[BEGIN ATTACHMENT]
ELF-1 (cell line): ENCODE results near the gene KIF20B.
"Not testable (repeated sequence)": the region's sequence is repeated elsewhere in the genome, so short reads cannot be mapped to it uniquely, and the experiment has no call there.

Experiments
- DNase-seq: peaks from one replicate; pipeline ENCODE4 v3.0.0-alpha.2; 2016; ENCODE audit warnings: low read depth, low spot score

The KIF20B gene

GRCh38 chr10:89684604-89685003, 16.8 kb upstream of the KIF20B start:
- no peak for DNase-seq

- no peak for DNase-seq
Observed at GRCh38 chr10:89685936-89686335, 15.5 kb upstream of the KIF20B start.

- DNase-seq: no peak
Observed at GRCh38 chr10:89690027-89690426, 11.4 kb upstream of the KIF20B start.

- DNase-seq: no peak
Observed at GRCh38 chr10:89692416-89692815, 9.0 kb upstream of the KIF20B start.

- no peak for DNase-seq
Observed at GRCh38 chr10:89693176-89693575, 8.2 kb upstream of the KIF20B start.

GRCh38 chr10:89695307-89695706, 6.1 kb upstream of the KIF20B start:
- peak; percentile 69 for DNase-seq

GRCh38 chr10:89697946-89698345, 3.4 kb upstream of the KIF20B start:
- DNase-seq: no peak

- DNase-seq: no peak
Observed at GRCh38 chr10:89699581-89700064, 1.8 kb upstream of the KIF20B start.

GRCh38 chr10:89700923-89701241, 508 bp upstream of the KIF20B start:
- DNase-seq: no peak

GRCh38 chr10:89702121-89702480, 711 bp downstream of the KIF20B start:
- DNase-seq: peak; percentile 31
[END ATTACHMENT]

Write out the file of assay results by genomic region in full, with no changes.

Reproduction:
ELF-1 (cell line): ENCODE results near the gene KIF20B.
"Not testable (repeated sequence)": the region's sequence is repeated elsewhere in the genome, so short reads cannot be mapped to it uniquely, and the experiment has no call there.

Experiments
- DNase-seq: peaks from one replicate; pipeline ENCODE4 v3.0.0-alpha.2; 2016; ENCODE audit warnings: low read depth, low spot score

The KIF20B gene

GRCh38 chr10:89684604-89685003, 16.8 kb upstream of the KIF20B start:
- no peak for DNase-seq

- no peak for DNase-seq
Observed at GRCh38 chr10:89685936-89686335, 15.5 kb upstream of the KIF20B start.

- DNase-seq: no peak
Observed at GRCh38 chr10:89690027-89690426, 11.4 kb upstream of the KIF20B start.

- DNase-seq: no peak
Observed at GRCh38 chr10:89692416-89692815, 9.0 kb upstream of the KIF20B start.

- no peak for DNase-seq
Observed at GRCh38 chr10:89693176-89693575, 8.2 kb upstream of the KIF20B start.

GRCh38 chr10:89695307-89695706, 6.1 kb upstream of the KIF20B start:
- peak; percentile 69 for DNase-seq

GRCh38 chr10:89697946-89698345, 3.4 kb upstream of the KIF20B start:
- DNase-seq: no peak

- DNase-seq: no peak
Observed at GRCh38 chr10:89699581-89700064, 1.8 kb upstream of the KIF20B start.

GRCh38 chr10:89700923-89701241, 508 bp upstream of the KIF20B start:
- DNase-seq: no peak

GRCh38 chr10:89702121-89702480, 711 bp downstream of the KIF20B start:
- DNase-seq: peak; percentile 31